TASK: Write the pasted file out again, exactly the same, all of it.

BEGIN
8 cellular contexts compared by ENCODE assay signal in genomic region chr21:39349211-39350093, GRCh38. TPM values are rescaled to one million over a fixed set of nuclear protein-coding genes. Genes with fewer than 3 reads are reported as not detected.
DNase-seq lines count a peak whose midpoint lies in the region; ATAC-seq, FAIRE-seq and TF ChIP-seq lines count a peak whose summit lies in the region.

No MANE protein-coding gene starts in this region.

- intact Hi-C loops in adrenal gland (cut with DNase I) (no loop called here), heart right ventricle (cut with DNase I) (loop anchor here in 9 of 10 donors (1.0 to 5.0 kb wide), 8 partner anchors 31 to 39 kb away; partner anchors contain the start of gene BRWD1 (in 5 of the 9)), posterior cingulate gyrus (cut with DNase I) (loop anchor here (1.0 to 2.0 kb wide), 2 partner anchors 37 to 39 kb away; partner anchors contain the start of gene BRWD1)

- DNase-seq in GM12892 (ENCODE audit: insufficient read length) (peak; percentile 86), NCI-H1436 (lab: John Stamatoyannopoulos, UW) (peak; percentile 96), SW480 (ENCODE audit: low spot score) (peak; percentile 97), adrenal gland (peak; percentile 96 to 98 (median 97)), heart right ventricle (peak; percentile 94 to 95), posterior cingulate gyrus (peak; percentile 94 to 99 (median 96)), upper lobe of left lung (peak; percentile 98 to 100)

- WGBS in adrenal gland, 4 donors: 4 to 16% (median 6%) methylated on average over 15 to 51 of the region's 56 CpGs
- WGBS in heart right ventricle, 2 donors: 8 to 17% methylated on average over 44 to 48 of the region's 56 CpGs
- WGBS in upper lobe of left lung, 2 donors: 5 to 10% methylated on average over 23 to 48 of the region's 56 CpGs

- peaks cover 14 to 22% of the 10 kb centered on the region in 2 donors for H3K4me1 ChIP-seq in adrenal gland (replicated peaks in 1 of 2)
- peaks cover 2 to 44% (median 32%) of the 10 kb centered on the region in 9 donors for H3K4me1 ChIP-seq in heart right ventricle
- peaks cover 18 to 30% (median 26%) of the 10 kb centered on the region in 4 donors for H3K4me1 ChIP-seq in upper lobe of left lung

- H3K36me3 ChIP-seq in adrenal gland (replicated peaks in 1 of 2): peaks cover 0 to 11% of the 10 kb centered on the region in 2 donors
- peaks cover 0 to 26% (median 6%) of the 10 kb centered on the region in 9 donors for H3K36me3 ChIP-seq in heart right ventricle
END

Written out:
8 cellular contexts compared by ENCODE assay signal in genomic region chr21:39349211-39350093, GRCh38. TPM values are rescaled to one million over a fixed set of nuclear protein-coding genes. Genes with fewer than 3 reads are reported as not detected.
DNase-seq lines count a peak whose midpoint lies in the region; ATAC-seq, FAIRE-seq and TF ChIP-seq lines count a peak whose summit lies in the region.

No MANE protein-coding gene starts in this region.

- intact Hi-C loops in adrenal gland (cut with DNase I) (no loop called here), heart right ventricle (cut with DNase I) (loop anchor here in 9 of 10 donors (1.0 to 5.0 kb wide), 8 partner anchors 31 to 39 kb away; partner anchors contain the start of gene BRWD1 (in 5 of the 9)), posterior cingulate gyrus (cut with DNase I) (loop anchor here (1.0 to 2.0 kb wide), 2 partner anchors 37 to 39 kb away; partner anchors contain the start of gene BRWD1)

- DNase-seq in GM12892 (ENCODE audit: insufficient read length) (peak; percentile 86), NCI-H1436 (lab: John Stamatoyannopoulos, UW) (peak; percentile 96), SW480 (ENCODE audit: low spot score) (peak; percentile 97), adrenal gland (peak; percentile 96 to 98 (median 97)), heart right ventricle (peak; percentile 94 to 95), posterior cingulate gyrus (peak; percentile 94 to 99 (median 96)), upper lobe of left lung (peak; percentile 98 to 100)

- WGBS in adrenal gland, 4 donors: 4 to 16% (median 6%) methylated on average over 15 to 51 of the region's 56 CpGs
- WGBS in heart right ventricle, 2 donors: 8 to 17% methylated on average over 44 to 48 of the region's 56 CpGs
- WGBS in upper lobe of left lung, 2 donors: 5 to 10% methylated on average over 23 to 48 of the region's 56 CpGs

- peaks cover 14 to 22% of the 10 kb centered on the region in 2 donors for H3K4me1 ChIP-seq in adrenal gland (replicated peaks in 1 of 2)
- peaks cover 2 to 44% (median 32%) of the 10 kb centered on the region in 9 donors for H3K4me1 ChIP-seq in heart right ventricle
- peaks cover 18 to 30% (median 26%) of the 10 kb centered on the region in 4 donors for H3K4me1 ChIP-seq in upper lobe of left lung

- H3K36me3 ChIP-seq in adrenal gland (replicated peaks in 1 of 2): peaks cover 0 to 11% of the 10 kb centered on the region in 2 donors
- peaks cover 0 to 26% (median 6%) of the 10 kb centered on the region in 9 donors for H3K36me3 ChIP-seq in heart right ventricle